What are large language models used for? – Android Police

Large language models (LLMs) are the basis for AI chatbots and much more. Here’s what’s going on behind the scenes
With the online world obsessing about chatbots, some AI (artificial intelligence) phrases are entering the mainstream conversation. One of those is large language models or LLMs, and you can't read about OpenAI or chatbots like ChatGPT and Google Bard for long without running into it. But outside of computer science, not many people know what this technology is.
Large language models power the AI chatbot tech that's getting so much discussion these days. And whether you're eager to see if AI can help you write an email on your Android (it probably already is) or are worried about students cheating with chatbots (there's a lot to unpack there), it's important to understand how they work. So let's dive into the mathematical morass that's large language models and see what's going on!
These models, which are based on machine learning and neural network technology, analyze and label different parts of a language so that they can "talk" like a person. Or, in ChatGPT's case (and the other GPT family like GPT-3 and GPT-4), imitate different tones and conversations, and some are better than others. This is part of the natural language processing or NLP discipline. Large language models are a key part of the chatbot AI and are built to continue learning as long as they can process more examples of human language.
LLMs don't learn grammar like humans do. Instead, they follow a unique process that labels different parts — say, words in a sentence — so LLMs can make a good mathematical guess at how to write or talk. With enough study, these deep learning models can make a good guess, good enough to imitate a college essay or a helpful customer service representative.
LLMs are inherently complex, and we don't have the time to give an entire college course on them (although that would be fun). Instead, let's break down some of their important parts and how these machine-learning models work.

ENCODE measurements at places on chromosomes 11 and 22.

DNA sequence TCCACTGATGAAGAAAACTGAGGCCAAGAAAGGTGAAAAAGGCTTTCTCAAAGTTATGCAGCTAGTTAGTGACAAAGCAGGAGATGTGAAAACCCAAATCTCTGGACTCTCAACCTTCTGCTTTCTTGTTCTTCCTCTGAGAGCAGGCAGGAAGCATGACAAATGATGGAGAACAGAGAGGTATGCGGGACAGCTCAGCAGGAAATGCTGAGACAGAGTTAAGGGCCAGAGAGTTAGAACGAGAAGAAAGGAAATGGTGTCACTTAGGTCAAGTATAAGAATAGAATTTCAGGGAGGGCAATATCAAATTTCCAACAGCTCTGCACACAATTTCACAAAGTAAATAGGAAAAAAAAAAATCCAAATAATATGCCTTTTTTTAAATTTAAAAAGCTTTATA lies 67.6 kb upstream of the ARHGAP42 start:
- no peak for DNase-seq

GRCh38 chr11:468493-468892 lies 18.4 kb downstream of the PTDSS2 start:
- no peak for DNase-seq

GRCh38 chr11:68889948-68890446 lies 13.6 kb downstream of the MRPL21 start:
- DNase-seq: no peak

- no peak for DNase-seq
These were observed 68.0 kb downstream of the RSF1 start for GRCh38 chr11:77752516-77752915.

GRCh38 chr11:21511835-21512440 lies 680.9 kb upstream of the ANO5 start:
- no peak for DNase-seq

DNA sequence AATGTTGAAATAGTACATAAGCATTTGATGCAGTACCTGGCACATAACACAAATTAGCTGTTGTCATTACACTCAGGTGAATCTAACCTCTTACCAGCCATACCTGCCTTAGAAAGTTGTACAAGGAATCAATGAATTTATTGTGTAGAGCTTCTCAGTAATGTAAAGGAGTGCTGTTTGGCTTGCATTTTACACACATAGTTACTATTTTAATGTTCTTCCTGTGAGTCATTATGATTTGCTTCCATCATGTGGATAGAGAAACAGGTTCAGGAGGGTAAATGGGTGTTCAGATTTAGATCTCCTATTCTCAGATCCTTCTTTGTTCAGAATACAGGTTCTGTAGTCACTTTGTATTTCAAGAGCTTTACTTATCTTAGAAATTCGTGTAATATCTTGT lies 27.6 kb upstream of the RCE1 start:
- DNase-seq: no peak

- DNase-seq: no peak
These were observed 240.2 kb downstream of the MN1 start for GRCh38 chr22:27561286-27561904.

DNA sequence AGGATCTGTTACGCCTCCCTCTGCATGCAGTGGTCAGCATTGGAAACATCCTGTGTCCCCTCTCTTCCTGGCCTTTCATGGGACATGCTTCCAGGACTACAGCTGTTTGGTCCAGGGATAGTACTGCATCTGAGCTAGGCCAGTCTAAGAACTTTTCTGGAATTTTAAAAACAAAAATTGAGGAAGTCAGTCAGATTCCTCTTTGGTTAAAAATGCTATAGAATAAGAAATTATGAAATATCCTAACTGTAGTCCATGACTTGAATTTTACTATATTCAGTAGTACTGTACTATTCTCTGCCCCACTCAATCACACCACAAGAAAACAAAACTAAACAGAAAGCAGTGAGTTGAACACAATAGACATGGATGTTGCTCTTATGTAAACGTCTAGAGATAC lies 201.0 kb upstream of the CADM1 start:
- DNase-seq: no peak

Tokenization is the process of turning everyday human language into sequences that LLMS can understand, a part of natural language processing. That involves assigning sections (usually words or parts of words) number values and encoding them for rapid analysis. Think of it like the AI way of teaching phonetics. Tokenization's goal is to create context vectors, which are like cheat sheets or formulas for the AI to guess how a sentence goes.
The more the AI studies language and gets information about how language fits together, the better guesses it can make about what words come next in certain kinds of sentences. Add that together over and over again, and you get models that can reproduce different ways humans talk on the internet.
A transformer model is a neural network that analyzes sequential data and looks for signs about how that data fits together, like which words are most likely to follow other words. These models are made of blocks or layers, each focusing on a different type of analysis to help understand what words fit together and what words don't. Sometimes, they get their own names, like the open source BERT. They form foundation models that are the basis for all LLMs.
Credit for transformer creation is generally given to Google's engineers in the late 2010s. As mentioned above, transformer models don't learn a language. Instead, they use algorithms to understand how humans write words. Feed a transformer model a bunch of hipster blogs about coffee, and it quickly learns how to write a generic hipster piece about coffee. Meanwhile, machine learning techniques like reinforcement learning give the model feedback about when it's wrong. Transformer models are the foundation of LLM language generation, and they can be increasingly complex depending on their purpose, so complex that they need lots of servers to hold the large-scale model.
Their creators devise creative ways to classify words so that the models understand how they work. For example, positional encoding embeds the order of words in sentences so that the model always knows what order they come in, even if words are provided randomly. Attention mechanisms like self-attention assign more importance to some parts of sentences than others, allowing the models to recognize what humans emphasize when writing.
Prompts are the inputs that developers give LLMs to tokenize and analyze, basically training data for different use cases. Prompts can be nearly anything. For chatbots, for example, prompts are tons of online writing, essays, articles, and books (which is why some authors are suing). The more prompts an LLM gets in the training process, the better it can predict the next word and create sentences. That's because language, especially the casual language used by humans online, is redundant and frequently predictable.
Prompts also influence how the AI sounds and responds to things, which can cause trouble. Many of us remember that one of Microsoft's early attempts at online AI was quickly shut down after it became a Nazi because its prompts were from Twitter users. Choosing the proper prompts for a deep learning AI is essential. Services like ChatGPT try to cast a wide net while providing important parameters about what not to include. Lots of fine-tuning is involved, and frequent tweaks to learning algorithms help AI models learn how to treat data or perform specific tasks.